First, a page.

Illinois

After Iran briefings, Democrats in Congress want to know more, sooner
Republicans generally on board with Trump administration moves

Secretary of State Mike Pompeo was among the Trump administration officials briefing lawmakers on Iran on Tuesday. (Tom Williams/CQ Roll Call file photo)

Intelligence briefings on U.S. relations with Iran Tuesday left Democrats in both the Senate and the House unsure of what the Trump administration’s objectives are following recent heightened tensions in the Middle East.

Secretary of State Mike Pompeo, along with acting Secretary of Defense Patrick Shanahan, briefed lawmakers on their strategic campaign to push back against what he called “Iran’s malign activity” and described the country as participating in 40 years of terrorist activity.

Democrats divided over whether it’s time to open impeachment inquiry
Caucus to discuss the matter during a special meeting Wednesday

Rep. John Yarmuth of Kentucky is among the Democrats who do not think it is quite time to begin impeachment proceedings against President Donald Trump. (Caroline Brehman/CQ Roll Call)

Updated 2:50 p.m. | House Democrats are divided over whether they should open an impeachment inquiry against President Donald Trump, with top leaders still hesitant to do so even as more rank-and-file members say it’s time.

Speaker Nancy Pelosi has called a special caucus meeting Wednesday morning to discuss oversight matters, including the impeachment question, several members said.

Americans may vote in 2020 using old, unsecured machines

Despite widespread concern about the integrity of voting machines and their cyber security, many Americans will vote in 2020 using technology that is old, outdated and vulnerable to hacking. (Bill Clark/CQ Roll Call file photo)

The first primary in the 2020 presidential race is a little more than 250 days away, but lawmakers and experts worry that elections will be held on voting machines that are woefully outdated and that any tampering by adversaries could lead to disputed results.

Although states want to upgrade their voting systems, they don’t have the money to do so, election officials told lawmakers last week.

Republican players are low, but camaraderie is high ahead of Congressional Softball Game
Lawmakers and press corps unite to fight against breast cancer

Florida Democratic Rep. Kathy Castor waits for her pitch at last year’s Congressional Women’s Softball Game. This year’s game is scheduled for June 19. (Sarah Silbiger/CQ Roll Call file photo)

The official list of players in this year’s Congressional Women’s Softball Game is OUT! (to be read in an umpire’s voice) and we have just over a month before members of Congress and the D.C. press corps face each other on the field again.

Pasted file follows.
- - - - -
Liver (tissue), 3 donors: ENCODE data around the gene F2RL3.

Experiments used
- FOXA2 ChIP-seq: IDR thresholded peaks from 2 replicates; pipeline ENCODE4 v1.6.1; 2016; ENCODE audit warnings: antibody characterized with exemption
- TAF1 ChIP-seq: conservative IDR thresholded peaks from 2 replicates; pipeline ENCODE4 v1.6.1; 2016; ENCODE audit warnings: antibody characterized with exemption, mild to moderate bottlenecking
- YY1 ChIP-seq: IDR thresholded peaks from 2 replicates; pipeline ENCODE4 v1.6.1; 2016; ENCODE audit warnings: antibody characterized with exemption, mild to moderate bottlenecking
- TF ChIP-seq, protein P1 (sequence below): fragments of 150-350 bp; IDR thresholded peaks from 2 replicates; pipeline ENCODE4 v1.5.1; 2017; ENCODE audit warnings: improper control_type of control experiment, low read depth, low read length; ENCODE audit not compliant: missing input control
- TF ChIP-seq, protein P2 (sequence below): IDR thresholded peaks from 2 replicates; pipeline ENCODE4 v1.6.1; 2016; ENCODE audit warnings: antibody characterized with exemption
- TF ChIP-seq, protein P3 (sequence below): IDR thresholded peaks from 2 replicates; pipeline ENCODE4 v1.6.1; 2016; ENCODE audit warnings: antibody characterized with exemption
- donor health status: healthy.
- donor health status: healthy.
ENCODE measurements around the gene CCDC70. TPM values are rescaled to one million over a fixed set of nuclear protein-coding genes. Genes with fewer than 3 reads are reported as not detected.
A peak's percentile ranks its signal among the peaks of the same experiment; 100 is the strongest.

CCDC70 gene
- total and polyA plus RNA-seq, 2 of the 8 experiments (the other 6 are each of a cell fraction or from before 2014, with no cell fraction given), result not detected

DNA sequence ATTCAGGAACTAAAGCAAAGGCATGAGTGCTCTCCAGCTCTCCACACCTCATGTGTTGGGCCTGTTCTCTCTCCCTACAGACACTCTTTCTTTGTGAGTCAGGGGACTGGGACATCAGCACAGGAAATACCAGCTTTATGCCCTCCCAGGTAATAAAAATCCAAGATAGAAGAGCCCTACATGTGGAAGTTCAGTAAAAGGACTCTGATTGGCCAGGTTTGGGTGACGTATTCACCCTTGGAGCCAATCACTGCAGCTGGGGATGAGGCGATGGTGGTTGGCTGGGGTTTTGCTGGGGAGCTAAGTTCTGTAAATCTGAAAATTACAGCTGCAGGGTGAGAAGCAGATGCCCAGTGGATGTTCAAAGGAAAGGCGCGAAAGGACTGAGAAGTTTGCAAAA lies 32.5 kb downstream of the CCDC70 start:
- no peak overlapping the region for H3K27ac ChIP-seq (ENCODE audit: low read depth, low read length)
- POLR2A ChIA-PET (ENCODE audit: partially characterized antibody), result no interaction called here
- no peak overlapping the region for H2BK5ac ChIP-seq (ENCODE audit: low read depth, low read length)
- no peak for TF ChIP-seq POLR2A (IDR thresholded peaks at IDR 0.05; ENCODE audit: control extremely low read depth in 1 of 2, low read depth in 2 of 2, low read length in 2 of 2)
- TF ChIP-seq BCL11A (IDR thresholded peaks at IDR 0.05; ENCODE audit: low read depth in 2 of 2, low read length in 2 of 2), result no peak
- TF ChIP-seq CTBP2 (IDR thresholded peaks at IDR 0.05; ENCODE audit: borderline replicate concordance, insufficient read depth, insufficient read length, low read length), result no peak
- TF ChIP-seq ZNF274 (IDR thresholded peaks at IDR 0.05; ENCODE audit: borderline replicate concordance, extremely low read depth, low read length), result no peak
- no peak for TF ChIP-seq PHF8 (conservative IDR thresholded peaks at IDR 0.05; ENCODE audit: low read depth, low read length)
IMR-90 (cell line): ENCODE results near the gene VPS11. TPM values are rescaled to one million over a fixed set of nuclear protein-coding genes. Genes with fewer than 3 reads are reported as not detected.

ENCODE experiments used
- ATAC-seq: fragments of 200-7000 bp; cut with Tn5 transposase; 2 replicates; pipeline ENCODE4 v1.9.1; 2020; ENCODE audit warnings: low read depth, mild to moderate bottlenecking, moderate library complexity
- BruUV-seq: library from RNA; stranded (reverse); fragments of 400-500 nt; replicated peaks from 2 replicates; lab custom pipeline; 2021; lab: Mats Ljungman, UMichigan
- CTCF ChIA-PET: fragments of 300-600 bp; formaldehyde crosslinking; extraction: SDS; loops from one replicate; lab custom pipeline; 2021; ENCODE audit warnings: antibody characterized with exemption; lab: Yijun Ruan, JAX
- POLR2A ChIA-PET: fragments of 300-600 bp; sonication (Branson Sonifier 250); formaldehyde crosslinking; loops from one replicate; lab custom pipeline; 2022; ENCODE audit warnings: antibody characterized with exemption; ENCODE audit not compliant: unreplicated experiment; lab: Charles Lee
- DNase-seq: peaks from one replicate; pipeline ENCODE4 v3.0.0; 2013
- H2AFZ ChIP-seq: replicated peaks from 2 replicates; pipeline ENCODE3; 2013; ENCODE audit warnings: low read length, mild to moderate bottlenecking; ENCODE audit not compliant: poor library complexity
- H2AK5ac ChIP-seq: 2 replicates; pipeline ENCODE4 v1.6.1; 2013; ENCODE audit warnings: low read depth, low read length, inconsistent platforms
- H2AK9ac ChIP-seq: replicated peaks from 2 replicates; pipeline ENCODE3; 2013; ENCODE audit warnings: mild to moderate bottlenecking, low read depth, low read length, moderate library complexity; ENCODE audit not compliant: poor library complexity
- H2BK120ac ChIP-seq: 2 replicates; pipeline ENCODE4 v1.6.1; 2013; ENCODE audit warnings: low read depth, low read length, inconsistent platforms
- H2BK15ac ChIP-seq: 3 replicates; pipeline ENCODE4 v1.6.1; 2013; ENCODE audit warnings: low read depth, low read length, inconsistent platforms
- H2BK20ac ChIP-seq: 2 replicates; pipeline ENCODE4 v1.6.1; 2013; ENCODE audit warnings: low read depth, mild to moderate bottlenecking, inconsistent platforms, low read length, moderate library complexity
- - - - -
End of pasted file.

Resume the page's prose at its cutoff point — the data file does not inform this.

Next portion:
The members team, which is historically composed of a bipartisan bunch of female lawmakers, has seen a decreasing number of Republican players over the years, one of them being last year’s MVP, former Rep. Mia Love. This year Sens. Joni Ernst and Shelley Moore Capito, Res. Cmmsr. Jenniffer González-Colón and Rep. Martha Roby make up less than a third of the team.

Olympic gold medalist Allyson Felix recalls her ‘most terrifying days’
Felix testifies on maternal health and mortality on Capitol Hill

Allyson Felix, U.S. track and field Olympic gold medalist, testifies Thursday during a House Ways and Means hearing in the Longworth Building. (Tom Williams/CQ Roll Call)

Allyson Felix, the most decorated female track and field star in American history, was on Capitol Hill on Thursday — not to discuss the 2020 Olympics in Tokyo, or preach about fitness, or boast about her gold medals, but to speak to the rising maternal mortality rate in the U.S.

The six-time Olympic gold medalist began her statement humbly: “I’m Camryn’s mom.” The testimony that followed was birthed from her own personal experience. When Felix was 32 weeks pregnant, a prenatal doctor’s appointment and common case of “swollen feet” led to bedrest and the discovery of preeclampsia, which put her and her unborn baby at risk. Doctors then scheduled an emergency C-section.

Graham aims to advance border security bill in early June
Bill would change asylum laws and expand detention facilities to address a surge of migrants arriving at the southwest border

Chairman Lindsey Graham, R-S.C., and ranking member Sen. Dianne Feinstein, D-Calif., prepare for a Senate Judiciary Committee hearing in Dirksen Building on prescription drugs on Tuesday, May 7, 2019.  Graham said he is willing to work with Republicans and Democrats to craft a limited immigration bill that would change asylum laws and expand detention facilities.  (Tom Williams/CQ Roll Call file photo)